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What we know about LockBit, the Russia-linked cyber crime gang targeting UK | #cybercrime | #infosec | #hacking | #aihp

The UK’s National Crime Agency (NCA) has successfully infiltrated the systems of a Russia-linked cyber crime group known as LockBit, taking control of the website it used to advertise its services.

LockBit has hit the UK with several high-profile attacks over the past few years, including one on the Royal Mail in January 2023 that caused severe disruption to overseas deliveries. The group demanded a £65m ransom in the process.

It also accessed Ministry of Defence papers before uploading them to the dark web, and attacked the company Advanced, which provides software to the NHS.

Though the FBI and Europe’s anti-crime agency Europol were involved in taking down LockBit, the UK’s NCA is thought to have led the operation.

What is LockBit?

LockBit, which is thought to have originated on Russian-speaking hacking forums in 2020, made its money via a type of software called “ransomware”.

When ransomware gets installed on your PC it locks down your data, this means you’ll either need to pay cybercriminals a fee to get the keys to access it, or worse, you’ll end up having to pay them to avoid leaking it online.

Ransomware remains one of the most common – and most profitable – types of cyber attacks worldwide. Cybersecurity firm Sophos estimates criminal groups in 2023 will net more than $1bn from their global activities.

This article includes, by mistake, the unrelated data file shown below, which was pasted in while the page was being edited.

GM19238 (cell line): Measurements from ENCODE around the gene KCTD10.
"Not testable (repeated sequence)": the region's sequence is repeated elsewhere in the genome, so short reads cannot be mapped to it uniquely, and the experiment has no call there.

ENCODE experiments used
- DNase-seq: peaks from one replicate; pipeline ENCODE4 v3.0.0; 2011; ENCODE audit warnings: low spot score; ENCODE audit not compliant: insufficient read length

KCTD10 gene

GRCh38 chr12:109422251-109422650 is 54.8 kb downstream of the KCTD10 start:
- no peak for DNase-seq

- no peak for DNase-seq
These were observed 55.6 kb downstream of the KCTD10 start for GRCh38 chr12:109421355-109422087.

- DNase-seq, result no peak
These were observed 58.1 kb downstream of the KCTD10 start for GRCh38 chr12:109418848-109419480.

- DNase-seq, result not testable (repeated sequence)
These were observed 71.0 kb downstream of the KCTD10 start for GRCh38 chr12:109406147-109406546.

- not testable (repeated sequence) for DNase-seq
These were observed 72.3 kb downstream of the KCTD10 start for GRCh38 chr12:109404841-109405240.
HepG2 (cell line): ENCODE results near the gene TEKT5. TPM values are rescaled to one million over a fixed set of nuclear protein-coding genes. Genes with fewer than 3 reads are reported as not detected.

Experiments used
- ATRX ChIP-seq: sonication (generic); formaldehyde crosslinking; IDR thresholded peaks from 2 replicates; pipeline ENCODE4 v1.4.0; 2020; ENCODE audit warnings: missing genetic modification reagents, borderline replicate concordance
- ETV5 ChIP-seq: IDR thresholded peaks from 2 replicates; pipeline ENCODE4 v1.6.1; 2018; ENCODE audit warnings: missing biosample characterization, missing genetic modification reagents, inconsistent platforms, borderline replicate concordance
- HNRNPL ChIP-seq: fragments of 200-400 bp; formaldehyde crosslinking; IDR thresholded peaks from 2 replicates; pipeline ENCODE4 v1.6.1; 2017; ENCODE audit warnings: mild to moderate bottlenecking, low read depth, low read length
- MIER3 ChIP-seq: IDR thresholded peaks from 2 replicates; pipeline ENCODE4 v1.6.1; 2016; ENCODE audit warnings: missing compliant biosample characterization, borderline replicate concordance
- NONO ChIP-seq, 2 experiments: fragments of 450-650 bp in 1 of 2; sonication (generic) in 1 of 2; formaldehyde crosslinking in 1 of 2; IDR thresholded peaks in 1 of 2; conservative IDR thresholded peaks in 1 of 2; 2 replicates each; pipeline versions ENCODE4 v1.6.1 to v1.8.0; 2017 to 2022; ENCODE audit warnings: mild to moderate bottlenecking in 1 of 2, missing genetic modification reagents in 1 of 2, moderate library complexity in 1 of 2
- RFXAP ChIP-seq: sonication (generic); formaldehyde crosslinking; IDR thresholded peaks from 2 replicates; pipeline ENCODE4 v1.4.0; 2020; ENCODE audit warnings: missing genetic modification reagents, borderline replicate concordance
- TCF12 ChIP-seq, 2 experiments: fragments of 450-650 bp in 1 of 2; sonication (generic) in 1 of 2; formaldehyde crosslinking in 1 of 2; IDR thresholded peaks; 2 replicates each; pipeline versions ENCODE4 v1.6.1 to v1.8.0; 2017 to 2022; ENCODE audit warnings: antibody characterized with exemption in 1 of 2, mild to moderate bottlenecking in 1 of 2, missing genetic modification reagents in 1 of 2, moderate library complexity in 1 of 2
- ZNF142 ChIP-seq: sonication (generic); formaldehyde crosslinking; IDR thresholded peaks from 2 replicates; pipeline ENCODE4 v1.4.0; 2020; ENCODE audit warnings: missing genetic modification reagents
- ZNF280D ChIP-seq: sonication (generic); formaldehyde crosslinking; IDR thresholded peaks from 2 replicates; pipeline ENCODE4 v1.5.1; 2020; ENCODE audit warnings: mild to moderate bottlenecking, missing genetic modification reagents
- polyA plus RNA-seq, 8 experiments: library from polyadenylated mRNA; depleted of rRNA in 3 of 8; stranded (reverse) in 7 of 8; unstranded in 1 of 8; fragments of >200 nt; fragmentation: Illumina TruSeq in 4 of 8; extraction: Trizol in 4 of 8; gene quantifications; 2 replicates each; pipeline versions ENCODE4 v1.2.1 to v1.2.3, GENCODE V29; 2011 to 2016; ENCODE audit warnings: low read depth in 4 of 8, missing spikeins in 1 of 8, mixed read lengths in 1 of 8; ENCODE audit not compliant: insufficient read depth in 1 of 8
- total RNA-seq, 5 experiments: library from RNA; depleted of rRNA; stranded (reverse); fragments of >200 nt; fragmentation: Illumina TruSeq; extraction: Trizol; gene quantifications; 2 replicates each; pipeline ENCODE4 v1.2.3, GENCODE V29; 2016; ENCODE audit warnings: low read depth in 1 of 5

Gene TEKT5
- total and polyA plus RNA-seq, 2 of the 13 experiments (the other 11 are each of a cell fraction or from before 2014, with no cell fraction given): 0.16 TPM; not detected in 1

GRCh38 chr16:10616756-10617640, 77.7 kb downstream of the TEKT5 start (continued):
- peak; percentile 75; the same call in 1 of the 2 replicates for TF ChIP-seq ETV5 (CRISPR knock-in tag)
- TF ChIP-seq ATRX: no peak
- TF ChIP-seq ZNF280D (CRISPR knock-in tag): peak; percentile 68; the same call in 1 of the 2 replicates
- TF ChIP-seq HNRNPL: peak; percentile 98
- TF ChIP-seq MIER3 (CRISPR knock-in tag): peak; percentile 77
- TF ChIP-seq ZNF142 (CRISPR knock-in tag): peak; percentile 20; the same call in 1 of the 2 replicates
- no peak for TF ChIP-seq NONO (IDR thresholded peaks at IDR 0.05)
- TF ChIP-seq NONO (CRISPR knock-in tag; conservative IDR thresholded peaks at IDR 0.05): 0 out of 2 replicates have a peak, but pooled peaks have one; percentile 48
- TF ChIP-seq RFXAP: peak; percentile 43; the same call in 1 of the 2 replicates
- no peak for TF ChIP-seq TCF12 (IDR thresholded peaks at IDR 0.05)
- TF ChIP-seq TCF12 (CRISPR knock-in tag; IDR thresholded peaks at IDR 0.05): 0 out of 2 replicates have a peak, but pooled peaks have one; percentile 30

What did the NCA do?

Five Russian nationals have so far been charged in connection with LockBit. An international task force, headed by the UK’s National Crime Agency (NCA)has arrested two people in Poland and Ukraine, and more than 200 cryptocurrency accounts, which the group used to allegedly launder stolen money, have been frozen.

How is LockBit linked to the Ukraine war?

While these types of high-profile cyberattacks stem from Russia, this doesn’t necessarily mean these groups are under the control of the Kremlin, at least directly.

“These incidents are certainly related to geopolitics, even if this is not a classical state-sponsored episode,” according to Elliott Wilkes, who has previously worked in cybersecurity at the White House, United Nations and UK Ministry of Defence.

Mr Wilkes noted that there was a significant drop in the number of cyber attacks flowing from Russia-speaking countries after the invasion of Ukraine.

He speculates that Russia would probably have recruited cybercriminals at the start of the war to work on important IT issues related to war, leading to groups like LockBit, which were just trying to make money, becoming understaffed.

However, the cybersecurity expert said these groups were unlikely to operate without any government influence.

“Nothing escapes the state,” he explained “Putin has a long arm.”

Mr Wilkes highlighted that in the past, the Russian government has generally ignored cybercrime groups operating within its borders, as long as they don’t attack Russia itself, or very closely allied countries like Belarus. However, they go largely unprosecuted for attacking countries such as the US or Australia.

Mr Wilkes thinks the UK needs to adopt a “name-and-shame approach” to discourage countries like Russia from allowing this type of activity, directly or indirectly, from operating from within its borders.

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